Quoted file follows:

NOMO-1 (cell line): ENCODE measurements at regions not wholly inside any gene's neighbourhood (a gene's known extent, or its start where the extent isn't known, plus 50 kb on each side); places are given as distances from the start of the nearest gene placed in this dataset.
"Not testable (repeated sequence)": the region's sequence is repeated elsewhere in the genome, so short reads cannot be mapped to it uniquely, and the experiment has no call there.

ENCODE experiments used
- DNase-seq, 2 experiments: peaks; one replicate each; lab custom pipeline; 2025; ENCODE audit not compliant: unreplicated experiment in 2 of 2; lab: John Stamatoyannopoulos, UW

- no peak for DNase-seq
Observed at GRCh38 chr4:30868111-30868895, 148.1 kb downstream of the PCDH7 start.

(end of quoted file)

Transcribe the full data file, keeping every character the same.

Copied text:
NOMO-1 (cell line): ENCODE measurements at regions not wholly inside any gene's neighbourhood (a gene's known extent, or its start where the extent isn't known, plus 50 kb on each side); places are given as distances from the start of the nearest gene placed in this dataset.
"Not testable (repeated sequence)": the region's sequence is repeated elsewhere in the genome, so short reads cannot be mapped to it uniquely, and the experiment has no call there.

ENCODE experiments used
- DNase-seq, 2 experiments: peaks; one replicate each; lab custom pipeline; 2025; ENCODE audit not compliant: unreplicated experiment in 2 of 2; lab: John Stamatoyannopoulos, UW

- no peak for DNase-seq
Observed at GRCh38 chr4:30868111-30868895, 148.1 kb downstream of the PCDH7 start.